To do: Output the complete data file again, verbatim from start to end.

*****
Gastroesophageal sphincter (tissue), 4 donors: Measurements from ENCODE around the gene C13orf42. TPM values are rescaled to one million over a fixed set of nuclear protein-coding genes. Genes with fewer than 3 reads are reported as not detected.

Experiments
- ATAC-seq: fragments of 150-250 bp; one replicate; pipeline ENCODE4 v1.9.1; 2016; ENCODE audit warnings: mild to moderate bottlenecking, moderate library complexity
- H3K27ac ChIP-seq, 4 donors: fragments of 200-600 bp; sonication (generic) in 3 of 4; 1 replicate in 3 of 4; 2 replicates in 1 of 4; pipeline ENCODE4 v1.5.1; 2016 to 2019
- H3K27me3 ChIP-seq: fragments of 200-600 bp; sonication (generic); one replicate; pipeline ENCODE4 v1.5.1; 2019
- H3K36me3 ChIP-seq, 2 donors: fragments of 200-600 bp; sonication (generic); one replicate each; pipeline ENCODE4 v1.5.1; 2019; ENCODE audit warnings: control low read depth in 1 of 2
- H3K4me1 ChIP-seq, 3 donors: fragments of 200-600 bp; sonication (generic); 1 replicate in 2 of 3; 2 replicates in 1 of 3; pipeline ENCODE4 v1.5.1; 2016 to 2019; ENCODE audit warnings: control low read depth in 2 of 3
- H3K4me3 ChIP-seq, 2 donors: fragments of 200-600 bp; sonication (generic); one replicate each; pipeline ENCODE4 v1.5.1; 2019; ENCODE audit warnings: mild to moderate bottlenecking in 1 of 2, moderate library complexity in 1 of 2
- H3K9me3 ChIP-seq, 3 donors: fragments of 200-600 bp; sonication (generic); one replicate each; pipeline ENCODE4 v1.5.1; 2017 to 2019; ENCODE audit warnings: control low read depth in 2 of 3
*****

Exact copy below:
Gastroesophageal sphincter (tissue), 4 donors: Measurements from ENCODE around the gene C13orf42. TPM values are rescaled to one million over a fixed set of nuclear protein-coding genes. Genes with fewer than 3 reads are reported as not detected.

Experiments
- ATAC-seq: fragments of 150-250 bp; one replicate; pipeline ENCODE4 v1.9.1; 2016; ENCODE audit warnings: mild to moderate bottlenecking, moderate library complexity
- H3K27ac ChIP-seq, 4 donors: fragments of 200-600 bp; sonication (generic) in 3 of 4; 1 replicate in 3 of 4; 2 replicates in 1 of 4; pipeline ENCODE4 v1.5.1; 2016 to 2019
- H3K27me3 ChIP-seq: fragments of 200-600 bp; sonication (generic); one replicate; pipeline ENCODE4 v1.5.1; 2019
- H3K36me3 ChIP-seq, 2 donors: fragments of 200-600 bp; sonication (generic); one replicate each; pipeline ENCODE4 v1.5.1; 2019; ENCODE audit warnings: control low read depth in 1 of 2
- H3K4me1 ChIP-seq, 3 donors: fragments of 200-600 bp; sonication (generic); 1 replicate in 2 of 3; 2 replicates in 1 of 3; pipeline ENCODE4 v1.5.1; 2016 to 2019; ENCODE audit warnings: control low read depth in 2 of 3
- H3K4me3 ChIP-seq, 2 donors: fragments of 200-600 bp; sonication (generic); one replicate each; pipeline ENCODE4 v1.5.1; 2019; ENCODE audit warnings: mild to moderate bottlenecking in 1 of 2, moderate library complexity in 1 of 2
- H3K9me3 ChIP-seq, 3 donors: fragments of 200-600 bp; sonication (generic); one replicate each; pipeline ENCODE4 v1.5.1; 2017 to 2019; ENCODE audit warnings: control low read depth in 2 of 3